Stars explained: * A production of no real merit with failings in all areas. ** A production showing evidence of not enough time or effort, or even talent, and which never breathes any real life into the piece – or a show lumbered with a terrible script. *** A good enjoyable show which might have some small flaws but has largely achieved what it set out to do.**** An excellent show which shows a great deal of work and stage craft with no noticeable or major flaws.***** A four star show which has found that extra bit of magic which lifts theatre to another plane.
Half stars fall between the ratings

Murder and mayhem takes a bow

Herman (Stefan Austin, left), Anne (Kerena Taylor) and Robert (Martin Copland-Grey) and at the centre of the action among the twists and intrigue of theatre thriller Stage Struck

Stage Struck

The Nonentities

The Rose Theatre, Kidderminster


A DRAMATIC surprise, well accomplished, at the end of the first act gives Simon Gray's thriller the lift it probably needs, and lays the foundation for a post-interval feast of gunshots, shocks and a general increase in excitement.

The story concerns a theatre couple: he is a stage manager who is envious of his actress wife's successes – but it is what happens, rather than the reasons for it, that carries it along. The most memorable line comes when one of the cast of four picks up the telephone and says, “This is the deceased speaking.”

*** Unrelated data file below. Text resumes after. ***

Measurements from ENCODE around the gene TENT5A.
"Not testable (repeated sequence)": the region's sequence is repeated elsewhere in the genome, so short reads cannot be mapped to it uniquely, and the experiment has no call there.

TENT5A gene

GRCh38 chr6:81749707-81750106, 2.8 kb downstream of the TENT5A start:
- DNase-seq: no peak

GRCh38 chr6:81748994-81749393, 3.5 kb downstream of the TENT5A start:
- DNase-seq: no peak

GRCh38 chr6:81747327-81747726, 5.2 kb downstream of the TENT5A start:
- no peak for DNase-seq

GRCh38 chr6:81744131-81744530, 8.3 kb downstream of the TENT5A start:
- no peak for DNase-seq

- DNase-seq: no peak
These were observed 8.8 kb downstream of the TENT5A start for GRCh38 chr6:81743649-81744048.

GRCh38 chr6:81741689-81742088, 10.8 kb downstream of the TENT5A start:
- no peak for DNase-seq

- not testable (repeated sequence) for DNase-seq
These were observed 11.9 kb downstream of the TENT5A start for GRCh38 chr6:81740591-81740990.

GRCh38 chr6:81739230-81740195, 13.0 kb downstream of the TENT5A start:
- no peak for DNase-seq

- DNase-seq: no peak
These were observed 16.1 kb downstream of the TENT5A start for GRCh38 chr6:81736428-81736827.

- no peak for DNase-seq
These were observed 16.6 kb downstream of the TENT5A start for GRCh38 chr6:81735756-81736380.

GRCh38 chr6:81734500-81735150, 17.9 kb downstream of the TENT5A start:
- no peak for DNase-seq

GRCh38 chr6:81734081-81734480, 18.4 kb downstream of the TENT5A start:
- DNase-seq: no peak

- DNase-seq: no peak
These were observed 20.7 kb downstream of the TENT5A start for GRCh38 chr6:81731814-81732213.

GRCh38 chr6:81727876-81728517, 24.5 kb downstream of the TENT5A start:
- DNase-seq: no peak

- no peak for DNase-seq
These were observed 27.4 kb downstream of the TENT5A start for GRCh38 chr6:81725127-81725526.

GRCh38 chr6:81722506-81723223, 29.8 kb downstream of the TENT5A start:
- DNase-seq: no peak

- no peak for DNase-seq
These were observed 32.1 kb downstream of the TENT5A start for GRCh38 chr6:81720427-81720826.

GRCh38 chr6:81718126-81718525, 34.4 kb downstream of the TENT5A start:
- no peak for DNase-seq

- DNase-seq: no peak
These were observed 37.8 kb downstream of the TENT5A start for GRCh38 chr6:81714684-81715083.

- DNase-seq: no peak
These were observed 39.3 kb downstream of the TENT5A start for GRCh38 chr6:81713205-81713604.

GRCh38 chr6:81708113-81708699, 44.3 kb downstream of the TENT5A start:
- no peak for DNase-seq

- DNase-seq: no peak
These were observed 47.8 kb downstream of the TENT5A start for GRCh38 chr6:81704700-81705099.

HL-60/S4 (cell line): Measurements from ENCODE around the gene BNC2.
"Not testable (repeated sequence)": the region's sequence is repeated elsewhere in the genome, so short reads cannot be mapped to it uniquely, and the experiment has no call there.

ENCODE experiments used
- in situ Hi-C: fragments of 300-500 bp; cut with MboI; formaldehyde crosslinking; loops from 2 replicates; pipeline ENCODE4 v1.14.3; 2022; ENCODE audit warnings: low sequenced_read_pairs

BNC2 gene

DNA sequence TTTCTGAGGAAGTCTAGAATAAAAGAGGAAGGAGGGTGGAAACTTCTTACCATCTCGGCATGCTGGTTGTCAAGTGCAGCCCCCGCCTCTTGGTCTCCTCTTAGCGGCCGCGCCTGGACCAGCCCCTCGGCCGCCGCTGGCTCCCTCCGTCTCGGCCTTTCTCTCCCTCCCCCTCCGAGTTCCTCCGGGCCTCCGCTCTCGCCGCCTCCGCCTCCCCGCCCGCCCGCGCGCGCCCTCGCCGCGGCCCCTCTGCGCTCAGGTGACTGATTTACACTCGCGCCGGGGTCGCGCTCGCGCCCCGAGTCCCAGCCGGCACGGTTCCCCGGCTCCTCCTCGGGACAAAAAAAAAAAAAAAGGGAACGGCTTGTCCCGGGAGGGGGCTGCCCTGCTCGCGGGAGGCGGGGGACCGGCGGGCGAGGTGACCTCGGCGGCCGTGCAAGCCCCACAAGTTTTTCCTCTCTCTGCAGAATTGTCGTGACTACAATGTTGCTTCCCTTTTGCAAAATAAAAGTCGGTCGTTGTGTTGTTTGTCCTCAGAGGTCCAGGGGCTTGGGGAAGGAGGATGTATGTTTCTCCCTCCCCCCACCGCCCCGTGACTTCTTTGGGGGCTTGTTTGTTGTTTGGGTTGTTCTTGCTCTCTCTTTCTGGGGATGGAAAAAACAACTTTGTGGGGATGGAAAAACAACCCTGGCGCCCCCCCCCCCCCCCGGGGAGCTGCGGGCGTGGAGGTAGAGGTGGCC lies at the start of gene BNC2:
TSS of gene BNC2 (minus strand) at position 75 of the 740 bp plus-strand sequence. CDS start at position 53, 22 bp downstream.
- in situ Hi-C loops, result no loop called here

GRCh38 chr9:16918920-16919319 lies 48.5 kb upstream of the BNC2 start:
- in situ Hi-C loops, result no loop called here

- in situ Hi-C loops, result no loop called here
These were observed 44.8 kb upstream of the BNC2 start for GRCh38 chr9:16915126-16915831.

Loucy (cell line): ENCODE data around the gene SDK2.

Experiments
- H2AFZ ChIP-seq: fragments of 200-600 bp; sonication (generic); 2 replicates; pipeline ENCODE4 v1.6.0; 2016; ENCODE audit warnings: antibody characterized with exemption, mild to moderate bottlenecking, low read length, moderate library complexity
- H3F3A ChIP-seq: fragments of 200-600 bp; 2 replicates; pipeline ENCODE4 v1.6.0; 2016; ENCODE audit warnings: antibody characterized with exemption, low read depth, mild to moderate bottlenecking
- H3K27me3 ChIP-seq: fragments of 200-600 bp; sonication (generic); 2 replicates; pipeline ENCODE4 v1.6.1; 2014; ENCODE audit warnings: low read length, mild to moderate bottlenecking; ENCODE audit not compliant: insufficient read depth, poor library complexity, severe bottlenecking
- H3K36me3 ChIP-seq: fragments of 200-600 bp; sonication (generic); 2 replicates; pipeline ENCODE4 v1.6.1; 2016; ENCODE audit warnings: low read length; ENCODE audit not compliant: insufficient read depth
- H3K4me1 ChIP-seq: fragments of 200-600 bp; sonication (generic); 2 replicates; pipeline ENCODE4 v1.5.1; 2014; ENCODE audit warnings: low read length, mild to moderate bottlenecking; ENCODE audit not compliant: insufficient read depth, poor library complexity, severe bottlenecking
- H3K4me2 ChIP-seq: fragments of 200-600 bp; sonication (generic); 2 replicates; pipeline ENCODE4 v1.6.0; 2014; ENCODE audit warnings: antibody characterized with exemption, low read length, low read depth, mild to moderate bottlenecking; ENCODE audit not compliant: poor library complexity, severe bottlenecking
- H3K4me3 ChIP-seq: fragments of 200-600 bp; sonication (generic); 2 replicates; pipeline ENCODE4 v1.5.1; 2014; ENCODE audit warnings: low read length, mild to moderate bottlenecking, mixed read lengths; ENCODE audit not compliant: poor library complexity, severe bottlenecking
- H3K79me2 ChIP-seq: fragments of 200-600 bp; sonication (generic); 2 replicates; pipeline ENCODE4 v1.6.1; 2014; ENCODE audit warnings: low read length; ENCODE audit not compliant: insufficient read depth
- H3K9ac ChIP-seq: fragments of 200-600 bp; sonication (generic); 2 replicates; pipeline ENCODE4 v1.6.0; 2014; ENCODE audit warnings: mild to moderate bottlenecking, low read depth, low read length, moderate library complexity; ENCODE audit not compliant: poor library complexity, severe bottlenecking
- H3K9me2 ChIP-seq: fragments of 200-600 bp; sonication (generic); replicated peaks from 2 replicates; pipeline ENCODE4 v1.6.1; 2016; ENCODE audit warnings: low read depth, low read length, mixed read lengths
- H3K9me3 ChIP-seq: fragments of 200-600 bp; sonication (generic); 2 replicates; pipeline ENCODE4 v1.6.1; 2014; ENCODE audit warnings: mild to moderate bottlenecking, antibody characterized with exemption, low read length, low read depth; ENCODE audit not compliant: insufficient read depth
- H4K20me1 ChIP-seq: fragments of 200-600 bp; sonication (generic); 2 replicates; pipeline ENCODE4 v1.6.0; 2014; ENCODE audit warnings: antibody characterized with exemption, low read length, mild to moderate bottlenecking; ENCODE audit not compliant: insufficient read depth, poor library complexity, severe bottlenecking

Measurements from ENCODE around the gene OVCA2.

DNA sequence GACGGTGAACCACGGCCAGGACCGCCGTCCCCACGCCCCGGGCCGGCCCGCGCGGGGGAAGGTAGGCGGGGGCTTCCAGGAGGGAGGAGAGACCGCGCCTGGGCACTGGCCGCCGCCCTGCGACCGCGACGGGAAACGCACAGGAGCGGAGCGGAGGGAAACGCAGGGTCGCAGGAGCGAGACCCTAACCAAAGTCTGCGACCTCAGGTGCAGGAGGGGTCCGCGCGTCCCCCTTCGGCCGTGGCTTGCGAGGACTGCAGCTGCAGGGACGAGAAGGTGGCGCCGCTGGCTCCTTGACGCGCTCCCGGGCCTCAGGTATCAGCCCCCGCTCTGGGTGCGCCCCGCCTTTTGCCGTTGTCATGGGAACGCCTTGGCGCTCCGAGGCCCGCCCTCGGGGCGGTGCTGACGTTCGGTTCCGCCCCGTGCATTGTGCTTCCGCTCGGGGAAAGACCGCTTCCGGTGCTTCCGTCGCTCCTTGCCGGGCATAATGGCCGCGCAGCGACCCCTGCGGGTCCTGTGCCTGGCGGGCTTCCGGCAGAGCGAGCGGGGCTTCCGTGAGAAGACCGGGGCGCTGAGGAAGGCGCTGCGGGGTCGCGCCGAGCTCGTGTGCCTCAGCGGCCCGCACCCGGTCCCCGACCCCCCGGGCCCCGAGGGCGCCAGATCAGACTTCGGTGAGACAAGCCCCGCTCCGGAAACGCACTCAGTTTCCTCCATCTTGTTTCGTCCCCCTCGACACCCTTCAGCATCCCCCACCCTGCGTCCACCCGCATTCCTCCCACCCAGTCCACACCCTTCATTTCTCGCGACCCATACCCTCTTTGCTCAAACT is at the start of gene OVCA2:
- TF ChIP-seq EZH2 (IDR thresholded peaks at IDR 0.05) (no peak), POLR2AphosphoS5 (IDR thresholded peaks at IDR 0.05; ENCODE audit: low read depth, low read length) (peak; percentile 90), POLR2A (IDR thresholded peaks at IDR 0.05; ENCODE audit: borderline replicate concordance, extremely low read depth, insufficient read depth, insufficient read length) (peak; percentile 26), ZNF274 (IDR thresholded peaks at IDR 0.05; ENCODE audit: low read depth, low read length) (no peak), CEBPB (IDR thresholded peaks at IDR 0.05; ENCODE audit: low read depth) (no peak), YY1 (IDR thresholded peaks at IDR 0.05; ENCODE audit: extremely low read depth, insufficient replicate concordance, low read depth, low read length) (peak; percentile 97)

Mr Gray is clearly inviting us not to take things too seriously. Perhaps he was deliberately testing our attention when someone lies on his back – ie, supine – on the settee and is required to announce that he is prone, which is not the same thing at all. In any case, he need not have said anything: we can see quite clearly for ourselves the position he has put himself in.

And what are we too make of the symbolic knife and gun that we learn have been laid on the bed? Do they mean that death is coming murderously to the man or to his wife, or is there a suicide in store?


Martin Copland-Grey is Robert, the husband of seven  years, the behind-the-scenes man on the way to claiming his own starring role. He spends much of the action in an excited twitter, but somehow manages to stay in control of the remarkable speed with which he is occasionally required to speak.

Kerena Taylor brings self-confident glamour as the actress who has won awards. Her name is Anne, and it seems something special in the way of coincidence that the psychiatrist to whom she turns – and she was turning all the way back in 1979, when this agreeable piece of hokum was written – is called Widdicombe, so we now know that as far as politics and the dance floor are concerned we've been watching life imitating art.

Bob Graham is Widdicombe. He arrives as Anne's well-spoken psychiatrist but is required in the second act to sound like one of the lads from darn sarf, which he does with conviction, well sustaining an unexpected interlude when he holds centre-stage with aplomb.

Stefan Austin is the amiable, if unlikely-named, Herman, who takes his turn in the gun-pointing palaver that happens after the interval.

There are red herrings and red blood. There's a bleeding body behind the settee: there must be, because we can see it. I bet stage manager Keith Higgins and his talented set-building crew were relieved when they realised that their excellent handiwork was going to emerge unscathed from all that shooting and stabbing.

To 19-02-11

John Slim

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